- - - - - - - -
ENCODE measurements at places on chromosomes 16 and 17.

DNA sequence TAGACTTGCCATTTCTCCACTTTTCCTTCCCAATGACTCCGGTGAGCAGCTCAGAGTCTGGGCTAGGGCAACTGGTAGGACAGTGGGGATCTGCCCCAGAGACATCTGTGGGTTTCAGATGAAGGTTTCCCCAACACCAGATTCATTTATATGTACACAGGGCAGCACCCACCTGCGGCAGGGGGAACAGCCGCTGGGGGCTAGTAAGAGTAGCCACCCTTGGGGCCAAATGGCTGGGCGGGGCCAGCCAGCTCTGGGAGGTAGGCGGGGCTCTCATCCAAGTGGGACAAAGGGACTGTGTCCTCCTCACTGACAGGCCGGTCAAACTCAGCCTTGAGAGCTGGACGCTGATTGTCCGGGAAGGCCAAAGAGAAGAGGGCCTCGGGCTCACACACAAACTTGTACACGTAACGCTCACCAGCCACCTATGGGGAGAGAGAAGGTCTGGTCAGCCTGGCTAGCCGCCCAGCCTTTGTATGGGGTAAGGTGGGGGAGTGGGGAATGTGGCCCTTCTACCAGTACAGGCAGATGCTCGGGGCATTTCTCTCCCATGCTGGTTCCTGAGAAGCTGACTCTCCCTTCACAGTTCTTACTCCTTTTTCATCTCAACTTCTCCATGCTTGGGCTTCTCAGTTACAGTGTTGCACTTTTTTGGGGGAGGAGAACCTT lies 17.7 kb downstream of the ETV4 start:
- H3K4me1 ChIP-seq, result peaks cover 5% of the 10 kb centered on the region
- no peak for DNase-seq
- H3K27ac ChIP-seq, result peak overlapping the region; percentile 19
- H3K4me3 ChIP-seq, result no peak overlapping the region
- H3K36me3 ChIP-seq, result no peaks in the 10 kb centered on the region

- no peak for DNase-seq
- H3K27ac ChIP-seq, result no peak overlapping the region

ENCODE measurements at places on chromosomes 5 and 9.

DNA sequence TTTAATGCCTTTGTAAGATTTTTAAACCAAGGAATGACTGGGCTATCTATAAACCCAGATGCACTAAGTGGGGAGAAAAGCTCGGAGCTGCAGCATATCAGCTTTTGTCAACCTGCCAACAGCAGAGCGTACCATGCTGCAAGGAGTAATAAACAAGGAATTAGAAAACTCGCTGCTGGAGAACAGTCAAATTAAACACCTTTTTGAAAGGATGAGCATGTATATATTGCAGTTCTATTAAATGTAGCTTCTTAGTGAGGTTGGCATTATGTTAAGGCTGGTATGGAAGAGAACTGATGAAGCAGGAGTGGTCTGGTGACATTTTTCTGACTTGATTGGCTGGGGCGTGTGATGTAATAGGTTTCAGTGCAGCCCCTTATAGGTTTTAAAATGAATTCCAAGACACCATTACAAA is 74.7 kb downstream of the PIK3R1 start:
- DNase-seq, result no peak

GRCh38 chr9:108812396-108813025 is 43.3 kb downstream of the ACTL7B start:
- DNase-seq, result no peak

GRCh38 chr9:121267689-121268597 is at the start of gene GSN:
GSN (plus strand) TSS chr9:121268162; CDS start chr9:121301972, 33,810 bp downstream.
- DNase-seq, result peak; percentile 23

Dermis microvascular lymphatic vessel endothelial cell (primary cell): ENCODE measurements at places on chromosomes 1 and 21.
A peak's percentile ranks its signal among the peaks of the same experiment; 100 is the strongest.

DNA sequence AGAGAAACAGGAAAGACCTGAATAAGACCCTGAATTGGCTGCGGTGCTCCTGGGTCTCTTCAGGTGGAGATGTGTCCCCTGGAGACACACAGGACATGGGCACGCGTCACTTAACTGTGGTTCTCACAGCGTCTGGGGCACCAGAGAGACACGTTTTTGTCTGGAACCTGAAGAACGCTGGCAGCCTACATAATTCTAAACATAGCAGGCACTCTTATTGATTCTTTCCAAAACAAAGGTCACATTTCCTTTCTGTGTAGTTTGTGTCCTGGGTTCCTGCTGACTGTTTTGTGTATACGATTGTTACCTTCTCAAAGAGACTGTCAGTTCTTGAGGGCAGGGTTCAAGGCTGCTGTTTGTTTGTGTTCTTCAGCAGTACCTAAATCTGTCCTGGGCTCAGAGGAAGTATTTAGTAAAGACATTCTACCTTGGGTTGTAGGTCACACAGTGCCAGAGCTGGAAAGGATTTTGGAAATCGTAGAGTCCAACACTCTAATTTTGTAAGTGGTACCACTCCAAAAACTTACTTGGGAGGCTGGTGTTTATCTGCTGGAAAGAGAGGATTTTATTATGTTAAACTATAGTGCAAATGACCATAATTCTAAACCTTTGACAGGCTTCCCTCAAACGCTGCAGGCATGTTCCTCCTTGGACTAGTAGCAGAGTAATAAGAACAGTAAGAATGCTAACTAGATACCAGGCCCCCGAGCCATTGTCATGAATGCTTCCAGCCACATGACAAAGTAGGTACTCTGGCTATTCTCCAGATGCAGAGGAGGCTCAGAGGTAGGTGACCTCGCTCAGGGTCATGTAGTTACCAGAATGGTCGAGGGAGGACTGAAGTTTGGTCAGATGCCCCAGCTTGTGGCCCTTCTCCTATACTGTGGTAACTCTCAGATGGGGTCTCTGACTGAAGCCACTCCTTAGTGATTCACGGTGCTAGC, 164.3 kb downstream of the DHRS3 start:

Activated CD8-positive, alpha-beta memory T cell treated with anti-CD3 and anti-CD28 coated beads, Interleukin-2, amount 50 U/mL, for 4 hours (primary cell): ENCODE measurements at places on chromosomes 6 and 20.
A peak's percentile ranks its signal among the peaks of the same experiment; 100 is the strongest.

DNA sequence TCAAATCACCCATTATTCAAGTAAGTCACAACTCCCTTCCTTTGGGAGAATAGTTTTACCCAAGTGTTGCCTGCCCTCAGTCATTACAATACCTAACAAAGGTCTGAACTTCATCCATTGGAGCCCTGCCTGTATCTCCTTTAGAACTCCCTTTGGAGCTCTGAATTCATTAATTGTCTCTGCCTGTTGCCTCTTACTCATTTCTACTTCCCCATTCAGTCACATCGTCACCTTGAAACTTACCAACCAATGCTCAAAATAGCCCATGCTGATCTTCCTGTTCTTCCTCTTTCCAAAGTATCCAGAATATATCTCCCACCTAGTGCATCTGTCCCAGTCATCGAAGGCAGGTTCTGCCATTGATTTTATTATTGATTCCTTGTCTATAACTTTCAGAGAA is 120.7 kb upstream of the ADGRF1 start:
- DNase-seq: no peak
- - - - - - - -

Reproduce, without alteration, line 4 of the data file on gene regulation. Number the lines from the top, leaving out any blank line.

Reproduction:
- no peak for DNase-seq